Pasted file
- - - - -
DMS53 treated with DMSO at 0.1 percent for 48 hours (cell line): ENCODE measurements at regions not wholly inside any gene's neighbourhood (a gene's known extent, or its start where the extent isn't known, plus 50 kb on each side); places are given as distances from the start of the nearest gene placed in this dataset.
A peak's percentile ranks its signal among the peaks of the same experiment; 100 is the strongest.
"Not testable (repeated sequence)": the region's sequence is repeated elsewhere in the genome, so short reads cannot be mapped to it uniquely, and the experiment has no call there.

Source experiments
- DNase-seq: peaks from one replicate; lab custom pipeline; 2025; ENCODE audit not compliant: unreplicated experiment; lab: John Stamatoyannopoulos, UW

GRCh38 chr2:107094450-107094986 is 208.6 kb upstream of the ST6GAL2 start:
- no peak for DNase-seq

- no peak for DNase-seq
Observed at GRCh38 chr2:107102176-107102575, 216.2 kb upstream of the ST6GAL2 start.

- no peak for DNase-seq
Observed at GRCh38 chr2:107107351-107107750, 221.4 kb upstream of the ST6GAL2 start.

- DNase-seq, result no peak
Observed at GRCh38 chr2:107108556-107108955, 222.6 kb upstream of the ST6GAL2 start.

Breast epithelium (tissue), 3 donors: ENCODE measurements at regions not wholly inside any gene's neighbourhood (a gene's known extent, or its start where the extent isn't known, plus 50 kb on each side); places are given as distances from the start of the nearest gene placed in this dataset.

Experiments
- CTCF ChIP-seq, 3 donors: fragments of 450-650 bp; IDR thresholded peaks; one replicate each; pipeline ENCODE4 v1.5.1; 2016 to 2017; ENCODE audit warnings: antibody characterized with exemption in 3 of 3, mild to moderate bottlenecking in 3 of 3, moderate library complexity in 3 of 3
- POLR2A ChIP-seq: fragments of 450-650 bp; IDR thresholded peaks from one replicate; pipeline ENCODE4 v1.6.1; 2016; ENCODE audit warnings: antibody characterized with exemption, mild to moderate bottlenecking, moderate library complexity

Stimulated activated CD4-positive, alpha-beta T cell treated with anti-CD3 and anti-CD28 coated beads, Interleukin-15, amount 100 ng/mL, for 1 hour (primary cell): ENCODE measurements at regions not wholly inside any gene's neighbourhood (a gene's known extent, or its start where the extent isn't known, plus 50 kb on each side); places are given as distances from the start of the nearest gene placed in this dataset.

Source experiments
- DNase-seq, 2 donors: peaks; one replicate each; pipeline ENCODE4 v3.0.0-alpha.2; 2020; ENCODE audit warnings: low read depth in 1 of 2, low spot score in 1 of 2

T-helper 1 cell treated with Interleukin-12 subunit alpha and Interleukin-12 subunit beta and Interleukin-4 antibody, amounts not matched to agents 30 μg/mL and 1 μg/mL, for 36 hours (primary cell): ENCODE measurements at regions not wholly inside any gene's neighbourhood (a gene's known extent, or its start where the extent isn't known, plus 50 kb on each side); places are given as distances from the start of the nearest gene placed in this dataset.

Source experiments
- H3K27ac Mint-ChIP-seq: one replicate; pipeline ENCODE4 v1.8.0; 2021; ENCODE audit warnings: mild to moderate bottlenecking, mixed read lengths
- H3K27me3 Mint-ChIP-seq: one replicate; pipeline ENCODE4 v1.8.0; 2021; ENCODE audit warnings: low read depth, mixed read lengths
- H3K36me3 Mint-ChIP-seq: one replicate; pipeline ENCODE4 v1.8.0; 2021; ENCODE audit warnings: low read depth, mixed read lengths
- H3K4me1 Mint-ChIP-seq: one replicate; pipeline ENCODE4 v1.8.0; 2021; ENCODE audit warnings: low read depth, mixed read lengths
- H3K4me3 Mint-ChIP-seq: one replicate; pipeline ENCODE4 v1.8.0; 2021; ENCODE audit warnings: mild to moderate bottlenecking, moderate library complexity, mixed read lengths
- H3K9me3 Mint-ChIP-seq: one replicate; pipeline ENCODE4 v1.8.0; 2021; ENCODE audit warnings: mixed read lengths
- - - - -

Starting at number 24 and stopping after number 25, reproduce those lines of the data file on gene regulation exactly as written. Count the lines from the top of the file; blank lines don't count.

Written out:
- H3K27me3 Mint-ChIP-seq: one replicate; pipeline ENCODE4 v1.8.0; 2021; ENCODE audit warnings: low read depth, mixed read lengths
- H3K36me3 Mint-ChIP-seq: one replicate; pipeline ENCODE4 v1.8.0; 2021; ENCODE audit warnings: low read depth, mixed read lengths